California is one of several states that is considering abolishing daylight saving time, and a recent study shows just why such a step can be beneficial. Researchers at the University of Colorado Boulder analyzed over 732,000 car crashes that occurred in the U.S. between 1996 and 2017 and found that every year, there was a consistent spike in fatal crashes in the initial week of the “spring forward” into DST.

Specifically, there was a 6% increase in fatal auto accidents, or 28 additional accidents nationwide that could have been prevented. The spike always followed after DST even, when the start of DST was officially pushed forward from April to March in 2007. Not only that, but residents on the westernmost edges of a given time zone see an increase of 8% in fatal crashes. Residents in these areas already tend to be sleep-deprived.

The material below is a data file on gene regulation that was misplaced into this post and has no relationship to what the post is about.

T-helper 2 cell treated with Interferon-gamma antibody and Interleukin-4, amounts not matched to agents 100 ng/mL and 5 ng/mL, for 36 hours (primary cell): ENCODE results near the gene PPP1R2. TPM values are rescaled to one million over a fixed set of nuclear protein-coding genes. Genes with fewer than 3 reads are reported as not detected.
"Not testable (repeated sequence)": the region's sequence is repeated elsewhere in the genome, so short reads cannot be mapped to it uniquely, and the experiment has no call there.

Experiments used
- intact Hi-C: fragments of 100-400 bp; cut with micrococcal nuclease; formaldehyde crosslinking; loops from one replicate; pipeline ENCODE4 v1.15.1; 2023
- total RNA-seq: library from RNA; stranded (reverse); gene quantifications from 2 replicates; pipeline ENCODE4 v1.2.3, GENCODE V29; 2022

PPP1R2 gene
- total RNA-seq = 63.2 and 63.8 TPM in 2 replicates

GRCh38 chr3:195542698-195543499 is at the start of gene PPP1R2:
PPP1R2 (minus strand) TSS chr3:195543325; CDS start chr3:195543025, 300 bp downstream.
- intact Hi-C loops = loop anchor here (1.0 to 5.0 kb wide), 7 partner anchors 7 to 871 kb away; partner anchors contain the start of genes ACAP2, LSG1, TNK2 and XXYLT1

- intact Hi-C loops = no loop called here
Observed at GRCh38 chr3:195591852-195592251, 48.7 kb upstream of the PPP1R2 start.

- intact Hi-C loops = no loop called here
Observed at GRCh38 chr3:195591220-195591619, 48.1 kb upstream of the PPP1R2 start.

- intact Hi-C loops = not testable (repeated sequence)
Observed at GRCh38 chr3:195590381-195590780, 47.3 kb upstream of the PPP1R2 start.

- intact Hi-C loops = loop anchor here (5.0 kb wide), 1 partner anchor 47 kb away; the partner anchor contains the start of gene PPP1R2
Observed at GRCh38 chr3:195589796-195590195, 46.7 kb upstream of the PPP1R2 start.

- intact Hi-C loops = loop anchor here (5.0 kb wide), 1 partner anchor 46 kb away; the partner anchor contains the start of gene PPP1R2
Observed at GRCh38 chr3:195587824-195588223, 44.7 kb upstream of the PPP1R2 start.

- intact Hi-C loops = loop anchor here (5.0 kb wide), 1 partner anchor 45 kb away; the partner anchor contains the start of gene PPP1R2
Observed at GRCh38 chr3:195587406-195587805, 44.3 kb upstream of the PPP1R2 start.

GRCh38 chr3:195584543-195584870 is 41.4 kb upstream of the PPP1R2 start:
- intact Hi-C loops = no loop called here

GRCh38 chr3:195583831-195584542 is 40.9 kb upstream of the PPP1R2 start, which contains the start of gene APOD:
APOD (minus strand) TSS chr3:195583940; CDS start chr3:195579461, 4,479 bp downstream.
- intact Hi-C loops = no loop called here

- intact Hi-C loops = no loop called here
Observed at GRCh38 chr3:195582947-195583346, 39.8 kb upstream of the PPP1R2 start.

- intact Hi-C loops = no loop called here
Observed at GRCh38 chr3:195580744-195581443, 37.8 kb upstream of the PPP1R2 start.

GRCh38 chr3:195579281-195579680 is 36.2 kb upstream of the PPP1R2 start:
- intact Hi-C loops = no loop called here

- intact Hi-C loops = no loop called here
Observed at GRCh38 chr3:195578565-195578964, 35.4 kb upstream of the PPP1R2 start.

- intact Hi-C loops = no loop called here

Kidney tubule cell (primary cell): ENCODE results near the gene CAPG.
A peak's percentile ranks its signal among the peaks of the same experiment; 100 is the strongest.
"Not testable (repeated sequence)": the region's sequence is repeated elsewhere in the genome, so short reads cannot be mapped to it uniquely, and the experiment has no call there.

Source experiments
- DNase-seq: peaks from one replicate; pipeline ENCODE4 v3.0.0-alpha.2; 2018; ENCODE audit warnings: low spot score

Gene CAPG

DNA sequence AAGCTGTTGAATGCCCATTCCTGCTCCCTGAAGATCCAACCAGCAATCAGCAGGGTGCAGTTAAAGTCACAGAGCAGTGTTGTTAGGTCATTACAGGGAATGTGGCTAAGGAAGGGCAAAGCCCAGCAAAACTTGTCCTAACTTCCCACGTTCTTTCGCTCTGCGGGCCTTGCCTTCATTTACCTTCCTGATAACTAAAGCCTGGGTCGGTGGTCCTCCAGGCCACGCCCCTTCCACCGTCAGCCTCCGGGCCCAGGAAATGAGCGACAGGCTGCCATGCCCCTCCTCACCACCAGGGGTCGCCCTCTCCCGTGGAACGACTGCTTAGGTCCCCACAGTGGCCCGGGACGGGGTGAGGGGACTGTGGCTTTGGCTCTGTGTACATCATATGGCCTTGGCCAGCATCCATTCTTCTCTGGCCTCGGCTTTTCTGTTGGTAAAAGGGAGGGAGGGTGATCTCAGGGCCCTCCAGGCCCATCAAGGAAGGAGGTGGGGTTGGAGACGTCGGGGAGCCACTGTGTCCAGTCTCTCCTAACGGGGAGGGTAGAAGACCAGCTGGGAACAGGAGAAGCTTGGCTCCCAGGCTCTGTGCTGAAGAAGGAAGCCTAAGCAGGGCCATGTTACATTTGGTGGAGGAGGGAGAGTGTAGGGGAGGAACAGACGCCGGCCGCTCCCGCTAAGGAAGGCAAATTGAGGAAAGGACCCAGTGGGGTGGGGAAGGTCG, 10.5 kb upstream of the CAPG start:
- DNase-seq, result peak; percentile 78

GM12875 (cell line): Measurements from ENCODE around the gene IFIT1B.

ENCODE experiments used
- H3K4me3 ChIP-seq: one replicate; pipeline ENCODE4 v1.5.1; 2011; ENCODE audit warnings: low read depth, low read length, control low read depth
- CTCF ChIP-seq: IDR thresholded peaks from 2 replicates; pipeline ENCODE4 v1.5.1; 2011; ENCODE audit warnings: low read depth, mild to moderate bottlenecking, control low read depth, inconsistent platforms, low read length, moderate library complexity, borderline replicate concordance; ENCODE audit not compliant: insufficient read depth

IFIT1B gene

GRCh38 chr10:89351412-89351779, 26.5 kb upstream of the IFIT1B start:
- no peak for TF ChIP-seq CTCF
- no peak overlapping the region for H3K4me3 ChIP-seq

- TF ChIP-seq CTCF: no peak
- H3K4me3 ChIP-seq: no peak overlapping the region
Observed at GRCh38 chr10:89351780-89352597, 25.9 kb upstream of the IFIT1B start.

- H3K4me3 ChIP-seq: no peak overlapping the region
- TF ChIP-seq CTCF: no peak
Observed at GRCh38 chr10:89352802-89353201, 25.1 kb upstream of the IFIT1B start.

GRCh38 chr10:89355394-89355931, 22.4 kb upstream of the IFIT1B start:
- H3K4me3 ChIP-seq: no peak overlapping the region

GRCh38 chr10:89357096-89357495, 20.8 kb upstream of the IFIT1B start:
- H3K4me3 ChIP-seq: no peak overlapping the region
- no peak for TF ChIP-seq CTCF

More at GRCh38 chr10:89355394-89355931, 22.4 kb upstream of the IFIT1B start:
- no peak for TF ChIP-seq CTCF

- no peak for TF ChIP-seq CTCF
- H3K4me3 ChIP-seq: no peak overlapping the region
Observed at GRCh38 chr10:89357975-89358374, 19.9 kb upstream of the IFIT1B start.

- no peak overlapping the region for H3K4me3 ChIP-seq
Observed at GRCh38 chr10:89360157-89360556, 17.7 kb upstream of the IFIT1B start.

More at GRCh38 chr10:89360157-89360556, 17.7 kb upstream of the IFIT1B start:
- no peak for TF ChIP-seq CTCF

Lack of sleep is bad for health in general, so it makes sense how previous studies have said that every year, the first week of DST sees an increase in people suffering heart attacks and stroke. It can impair drivers in the same way that alcohol intoxication might: reducing attention, impairing risk assessment abilities and slowing down reaction times. Still, drivers can prepare for DST by, for example, getting to bed early for a few nights before the switch.

The study only covered fatal accidents, so the problem is undoubtedly worse. Many DST-related crashes can result in personal injury to innocent parties, in which case those parties may be able to seek compensation through a third-party insurance claim. Short of the defendant’s own testimony, there can be little to no proof of drowsiness, though, so victims may find it hard to establish a case. This is one reason why it might be wise to see a lawyer.